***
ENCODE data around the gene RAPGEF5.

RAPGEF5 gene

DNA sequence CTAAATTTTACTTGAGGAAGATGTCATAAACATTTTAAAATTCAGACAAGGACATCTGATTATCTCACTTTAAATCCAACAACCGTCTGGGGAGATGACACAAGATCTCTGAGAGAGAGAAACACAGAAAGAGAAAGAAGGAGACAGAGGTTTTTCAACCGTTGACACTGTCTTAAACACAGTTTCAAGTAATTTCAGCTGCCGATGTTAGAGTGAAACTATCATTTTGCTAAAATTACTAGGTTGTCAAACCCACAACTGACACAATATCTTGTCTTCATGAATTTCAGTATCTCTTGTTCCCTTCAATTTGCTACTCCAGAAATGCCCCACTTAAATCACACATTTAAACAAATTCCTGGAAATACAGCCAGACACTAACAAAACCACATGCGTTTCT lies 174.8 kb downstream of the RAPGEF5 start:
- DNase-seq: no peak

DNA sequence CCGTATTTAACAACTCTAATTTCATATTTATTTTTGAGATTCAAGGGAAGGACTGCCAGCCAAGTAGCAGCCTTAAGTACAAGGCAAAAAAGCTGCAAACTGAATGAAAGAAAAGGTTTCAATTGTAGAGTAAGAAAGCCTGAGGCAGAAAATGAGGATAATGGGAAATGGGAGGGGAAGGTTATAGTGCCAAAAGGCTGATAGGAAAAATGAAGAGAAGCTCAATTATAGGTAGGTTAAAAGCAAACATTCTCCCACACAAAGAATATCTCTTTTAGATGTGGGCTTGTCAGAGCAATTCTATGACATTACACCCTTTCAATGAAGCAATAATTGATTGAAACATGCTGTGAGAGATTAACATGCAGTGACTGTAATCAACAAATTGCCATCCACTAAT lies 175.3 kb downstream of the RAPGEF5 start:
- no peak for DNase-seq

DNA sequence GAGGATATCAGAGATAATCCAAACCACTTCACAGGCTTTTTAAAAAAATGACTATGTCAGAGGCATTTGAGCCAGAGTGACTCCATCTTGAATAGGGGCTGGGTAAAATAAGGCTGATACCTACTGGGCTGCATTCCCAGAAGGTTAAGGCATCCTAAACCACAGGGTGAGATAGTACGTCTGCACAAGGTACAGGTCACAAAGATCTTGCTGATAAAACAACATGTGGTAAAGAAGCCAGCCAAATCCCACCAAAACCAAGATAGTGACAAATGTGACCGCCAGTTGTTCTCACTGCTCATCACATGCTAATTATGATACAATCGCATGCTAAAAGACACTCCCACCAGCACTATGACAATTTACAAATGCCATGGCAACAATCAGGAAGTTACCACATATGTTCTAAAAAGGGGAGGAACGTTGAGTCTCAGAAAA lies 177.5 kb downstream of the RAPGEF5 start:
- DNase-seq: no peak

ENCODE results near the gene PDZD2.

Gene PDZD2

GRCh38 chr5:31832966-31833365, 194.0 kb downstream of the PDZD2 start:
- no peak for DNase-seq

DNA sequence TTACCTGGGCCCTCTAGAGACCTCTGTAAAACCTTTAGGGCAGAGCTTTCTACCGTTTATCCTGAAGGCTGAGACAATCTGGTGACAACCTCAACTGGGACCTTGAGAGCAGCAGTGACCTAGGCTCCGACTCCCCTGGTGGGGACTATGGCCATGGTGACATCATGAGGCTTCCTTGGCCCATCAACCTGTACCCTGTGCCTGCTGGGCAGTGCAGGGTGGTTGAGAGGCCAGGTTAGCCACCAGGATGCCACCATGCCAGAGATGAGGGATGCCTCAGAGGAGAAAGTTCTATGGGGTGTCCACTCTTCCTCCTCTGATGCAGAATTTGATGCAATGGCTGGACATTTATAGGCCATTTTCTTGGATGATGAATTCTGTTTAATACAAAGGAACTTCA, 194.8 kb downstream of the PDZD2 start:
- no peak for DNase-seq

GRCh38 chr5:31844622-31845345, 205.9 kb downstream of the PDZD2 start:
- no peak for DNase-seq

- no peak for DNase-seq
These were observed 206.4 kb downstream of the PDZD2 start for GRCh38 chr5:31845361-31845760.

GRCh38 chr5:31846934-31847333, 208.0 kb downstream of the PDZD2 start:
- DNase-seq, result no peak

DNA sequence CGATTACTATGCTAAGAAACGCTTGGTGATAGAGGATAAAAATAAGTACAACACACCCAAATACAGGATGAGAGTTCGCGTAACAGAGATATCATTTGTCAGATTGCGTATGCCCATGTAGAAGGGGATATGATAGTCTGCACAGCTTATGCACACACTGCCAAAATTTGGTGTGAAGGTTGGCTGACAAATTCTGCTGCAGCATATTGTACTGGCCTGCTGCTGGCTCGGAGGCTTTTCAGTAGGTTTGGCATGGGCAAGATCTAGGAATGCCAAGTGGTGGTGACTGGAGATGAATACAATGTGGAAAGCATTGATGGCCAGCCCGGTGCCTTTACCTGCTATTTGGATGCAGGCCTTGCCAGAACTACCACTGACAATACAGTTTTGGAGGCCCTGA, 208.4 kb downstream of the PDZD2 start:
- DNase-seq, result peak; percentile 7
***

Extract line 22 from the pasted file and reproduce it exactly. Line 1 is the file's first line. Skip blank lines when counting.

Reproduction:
- DNase-seq, result peak; percentile 7